Keep your ice cream Mr. Officer, we want justice!

Luther Vandross was outed as gay after his death.

A video of a black woman getting pulled over by police in Halifax, Virginia, has gone viral for fortunately much less tragic reasons than other recent videoed police encounters. Yet, it is still disturbing.

In the one-minute clip, Officer Brian Warner is seen bending over into the driver’s side window of a black woman’s car. She has a black male passenger in the front seat. She is visibly nervous as he asks her why she was pulled over by the police.  He tells her that she is in violation of code 1739 and that it was against the law that day to drive without an ice cream cone. As Officer Warner hands over two ice cream cones and introduces himself and Halifax Chief of Police Kevin Lands, the driver melts into a fit of giggles.

It almost sounds like the makings of a rare feel-good story about police officers. But given this emotionally and physically volatile time when 633 people have been killed by police in the US in 2016, this is not the moment for this. Add to that the fact that 156 of those killings have been of black people (twice the percentage of black people to the whole US population) and several of those being under high profile, dubious circumstances at best, you have a situation.

The anxiety induced by police encounters in the wake of Philando Castile, Alton Sterling, the question-inducing shooting death of Korryn Gaines and others, should be enough to not move forward with a “prankster” idea involving giving ice cream instead of tickets.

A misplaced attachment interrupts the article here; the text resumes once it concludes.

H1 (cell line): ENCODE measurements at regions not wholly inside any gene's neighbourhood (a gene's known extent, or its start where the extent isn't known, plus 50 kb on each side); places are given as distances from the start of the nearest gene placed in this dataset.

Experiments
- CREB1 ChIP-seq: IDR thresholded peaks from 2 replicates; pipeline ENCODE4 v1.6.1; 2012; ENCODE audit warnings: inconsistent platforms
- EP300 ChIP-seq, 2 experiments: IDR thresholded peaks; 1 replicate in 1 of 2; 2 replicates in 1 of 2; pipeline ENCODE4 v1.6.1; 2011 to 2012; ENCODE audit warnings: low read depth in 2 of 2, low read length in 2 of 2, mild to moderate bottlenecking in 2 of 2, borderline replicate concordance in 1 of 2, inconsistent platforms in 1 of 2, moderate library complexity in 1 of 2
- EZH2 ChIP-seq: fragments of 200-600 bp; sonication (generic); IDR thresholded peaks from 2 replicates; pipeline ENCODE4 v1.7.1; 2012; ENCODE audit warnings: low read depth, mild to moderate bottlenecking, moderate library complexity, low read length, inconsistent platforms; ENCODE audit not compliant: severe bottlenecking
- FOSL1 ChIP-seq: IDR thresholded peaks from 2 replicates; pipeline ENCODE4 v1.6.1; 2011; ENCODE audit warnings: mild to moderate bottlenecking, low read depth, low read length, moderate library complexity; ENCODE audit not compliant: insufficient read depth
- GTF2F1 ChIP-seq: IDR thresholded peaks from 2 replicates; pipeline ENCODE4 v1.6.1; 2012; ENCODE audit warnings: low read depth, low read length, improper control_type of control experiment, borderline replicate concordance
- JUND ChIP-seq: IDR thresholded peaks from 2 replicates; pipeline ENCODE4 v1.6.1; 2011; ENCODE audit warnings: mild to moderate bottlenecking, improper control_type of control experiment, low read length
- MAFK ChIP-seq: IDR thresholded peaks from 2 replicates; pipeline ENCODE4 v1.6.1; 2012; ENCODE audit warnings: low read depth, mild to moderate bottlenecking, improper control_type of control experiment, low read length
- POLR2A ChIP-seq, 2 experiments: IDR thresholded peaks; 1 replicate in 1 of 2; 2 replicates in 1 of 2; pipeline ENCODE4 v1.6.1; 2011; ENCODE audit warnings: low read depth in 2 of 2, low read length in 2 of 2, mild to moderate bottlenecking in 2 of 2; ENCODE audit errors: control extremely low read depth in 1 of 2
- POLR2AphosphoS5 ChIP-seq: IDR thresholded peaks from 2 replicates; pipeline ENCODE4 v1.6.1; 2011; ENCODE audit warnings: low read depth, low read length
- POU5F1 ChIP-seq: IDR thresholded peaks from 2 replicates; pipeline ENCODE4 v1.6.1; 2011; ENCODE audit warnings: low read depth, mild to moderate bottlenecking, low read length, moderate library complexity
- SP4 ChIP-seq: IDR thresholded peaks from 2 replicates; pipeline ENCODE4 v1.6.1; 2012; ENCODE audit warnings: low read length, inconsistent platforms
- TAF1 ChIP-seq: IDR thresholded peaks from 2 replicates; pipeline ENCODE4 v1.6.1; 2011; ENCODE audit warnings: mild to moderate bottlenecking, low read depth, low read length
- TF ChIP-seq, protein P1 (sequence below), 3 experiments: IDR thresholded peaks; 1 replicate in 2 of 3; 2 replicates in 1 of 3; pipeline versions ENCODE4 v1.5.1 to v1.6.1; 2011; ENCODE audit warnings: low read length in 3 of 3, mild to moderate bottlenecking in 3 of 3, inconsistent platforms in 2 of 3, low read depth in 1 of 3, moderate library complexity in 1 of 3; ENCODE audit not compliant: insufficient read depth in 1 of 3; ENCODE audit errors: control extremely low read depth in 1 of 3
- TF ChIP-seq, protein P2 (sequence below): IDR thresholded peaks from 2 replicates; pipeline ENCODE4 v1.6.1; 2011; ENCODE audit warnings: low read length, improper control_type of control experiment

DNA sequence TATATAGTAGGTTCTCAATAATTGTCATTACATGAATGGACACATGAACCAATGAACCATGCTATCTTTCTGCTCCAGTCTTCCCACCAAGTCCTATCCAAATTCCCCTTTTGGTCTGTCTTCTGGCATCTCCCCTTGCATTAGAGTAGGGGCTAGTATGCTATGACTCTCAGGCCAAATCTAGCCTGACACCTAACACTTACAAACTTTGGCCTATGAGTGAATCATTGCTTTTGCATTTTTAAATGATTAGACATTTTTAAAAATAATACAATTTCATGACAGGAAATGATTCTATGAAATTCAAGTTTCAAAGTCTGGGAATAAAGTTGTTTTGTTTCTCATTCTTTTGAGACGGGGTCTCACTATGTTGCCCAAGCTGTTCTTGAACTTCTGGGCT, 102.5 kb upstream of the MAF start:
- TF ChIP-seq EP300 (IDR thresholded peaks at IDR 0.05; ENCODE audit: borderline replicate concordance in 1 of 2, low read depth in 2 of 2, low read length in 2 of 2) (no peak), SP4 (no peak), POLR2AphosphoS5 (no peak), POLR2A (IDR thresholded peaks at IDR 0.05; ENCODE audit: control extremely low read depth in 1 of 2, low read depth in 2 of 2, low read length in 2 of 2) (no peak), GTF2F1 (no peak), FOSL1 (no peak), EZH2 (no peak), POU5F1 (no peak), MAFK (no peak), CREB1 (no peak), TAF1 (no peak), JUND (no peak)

Chief Lands said that “no constitutional rights were violated,” because each vehicle pulled over in the ice cream “prank” had committed minor traffic violations.

Sandra Bland allegedly committed a minor traffic violation. Philando Castile’s lover allegedly committed a minor traffic violation (or he just had a wide nose), and let’s not forget the non-fatal but deeply disturbing behavior of Daniel Holtzclaw.  There are valid reasons that people (especially people of color) would feel anxious at traffic stops.

“Am I saying the ‘right’ thing?”

“Can I reach for my license/insurance/registration without it seeming like a threatening motion?”

“Will I survive this speeding ticket?”

“Who’s going to believe me if I do survive whatever happens?”

Those are legitimate questions in this day and age to think while being pulled over by police. Nobody wants to be pulled over for whatever reason by cops. There is nothing charming, cute, progressive, or bond-inducing about pulling over people to give ice cream instead of tickets.

You want to engender better community relations? Have beat cops go out and actually get to know the communities they serve. Don’t wait for a 911 call to get to know the people. Let the taxpayers who pay your salary know that you are invested and genuinely interested in their well-being, not reaching arrest/ticket quotas or acting on f*cked up racist delusions of black, bullet-immune demons. However, that’s not to say that the public needs to be deluged with every dancing or basketball playing cop every time the headlines are filled with fatal cop encounters.  “See, cops don’t always kill people.” We know that.

There are more decent cops than mentally unstable, homicidal maniac cops. That majority should speak up and break down that troublesome blue wall. Nothing good comes from harboring unnecessarily violent cops. Nothing.

Additionally, police officers need to be properly trained to de-escalate situations. Psychological examinations and thorough background checks should be used to avoid having a force of people unsuited for the emotionally and psychologically rigorous work of making life or death split-second decisions. Basically, hire people who can actually do their jobs well.

Forget the ice cream; give us real change.

Follow Demetria Irwin on Twitter at @Love_Is_Dope and connect with her on Facebook.